Chaplaincy support proves vital
In small schools, the school chaplain is often the welfare provider, and plays a key part of the school support team.
The chaplaincy support at CCSS started shortly after the school and community were devastated by cyclone Debbie, and proved to be highly valuable to students, staff and the broader community, in their ongoing recovery and general mental health and wellbeing. The chaplain attends the school one day each week, working with the children in groups and one on one sessions. She provides emotional support and fosters leadership and kindness in the classroom, playground, and at school events.
“Chappy’, as she is fondly nicknamed, has been imparting those crucial life skills to the children and helping them to deal with the many challenges unique to living in a remote community in an isolated context.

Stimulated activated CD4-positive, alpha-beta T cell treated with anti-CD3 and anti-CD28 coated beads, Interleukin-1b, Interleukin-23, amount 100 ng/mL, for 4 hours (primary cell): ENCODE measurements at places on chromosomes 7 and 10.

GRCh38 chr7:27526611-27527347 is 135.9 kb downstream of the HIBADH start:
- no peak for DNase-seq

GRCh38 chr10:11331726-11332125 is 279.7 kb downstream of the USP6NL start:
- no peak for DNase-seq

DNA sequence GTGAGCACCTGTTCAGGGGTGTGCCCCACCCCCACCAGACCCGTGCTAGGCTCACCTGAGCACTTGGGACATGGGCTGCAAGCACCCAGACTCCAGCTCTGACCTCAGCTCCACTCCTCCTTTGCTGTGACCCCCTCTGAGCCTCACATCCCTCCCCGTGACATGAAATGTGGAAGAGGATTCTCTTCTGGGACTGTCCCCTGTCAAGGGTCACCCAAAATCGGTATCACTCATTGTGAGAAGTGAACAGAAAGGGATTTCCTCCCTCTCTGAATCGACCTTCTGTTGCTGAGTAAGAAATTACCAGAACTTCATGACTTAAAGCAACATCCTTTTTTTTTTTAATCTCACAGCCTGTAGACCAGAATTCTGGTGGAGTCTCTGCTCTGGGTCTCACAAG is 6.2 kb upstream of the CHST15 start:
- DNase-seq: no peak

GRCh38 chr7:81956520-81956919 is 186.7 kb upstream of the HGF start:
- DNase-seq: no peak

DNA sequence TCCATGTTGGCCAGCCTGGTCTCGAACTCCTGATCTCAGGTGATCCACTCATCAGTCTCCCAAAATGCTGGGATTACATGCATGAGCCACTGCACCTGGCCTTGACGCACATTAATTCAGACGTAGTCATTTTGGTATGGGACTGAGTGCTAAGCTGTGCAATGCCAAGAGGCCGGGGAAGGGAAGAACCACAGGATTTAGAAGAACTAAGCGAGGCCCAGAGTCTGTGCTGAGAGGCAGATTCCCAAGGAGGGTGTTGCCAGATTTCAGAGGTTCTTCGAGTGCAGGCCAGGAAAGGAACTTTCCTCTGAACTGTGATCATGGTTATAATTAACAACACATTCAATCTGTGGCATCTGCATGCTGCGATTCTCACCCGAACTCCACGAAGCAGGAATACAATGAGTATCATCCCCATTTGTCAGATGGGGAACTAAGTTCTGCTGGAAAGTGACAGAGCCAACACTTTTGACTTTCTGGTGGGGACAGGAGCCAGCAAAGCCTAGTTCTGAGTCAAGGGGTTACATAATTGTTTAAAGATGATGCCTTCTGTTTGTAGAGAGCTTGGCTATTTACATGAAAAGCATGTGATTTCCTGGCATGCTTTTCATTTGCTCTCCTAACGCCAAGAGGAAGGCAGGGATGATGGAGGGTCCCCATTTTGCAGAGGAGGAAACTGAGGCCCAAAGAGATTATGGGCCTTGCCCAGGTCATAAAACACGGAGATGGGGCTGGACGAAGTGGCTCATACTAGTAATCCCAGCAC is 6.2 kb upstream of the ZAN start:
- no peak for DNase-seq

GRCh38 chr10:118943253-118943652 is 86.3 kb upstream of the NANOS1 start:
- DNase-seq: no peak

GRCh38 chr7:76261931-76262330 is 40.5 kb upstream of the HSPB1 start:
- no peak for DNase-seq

It was a crucial time to bring in extra support, and the P&C Association don’t make light of the importance of Chappy’s role. Throughout COVID-19, the chaplain helped children deal with changes to their learning and became a central figure of stability for parents and the wider community.
The CCSS Principal notes how important the chaplain is in helping students transition through their education.
“I think the older students love the way she makes sure they all know that they have a voice and that someone cares enough to make the time to listen. She helped prepare older students for boarding school, and taught younger ones to be engaged in learning and practising kindness.”
The chaplain attends school and community events, and works with other schools in the cluster, thus creating support networks in the broader communities and creating an inclusive atmosphere and strengthened sense of community. But it’s the flow-on effects from the children’s gains that have the greatest power, as described in the final report: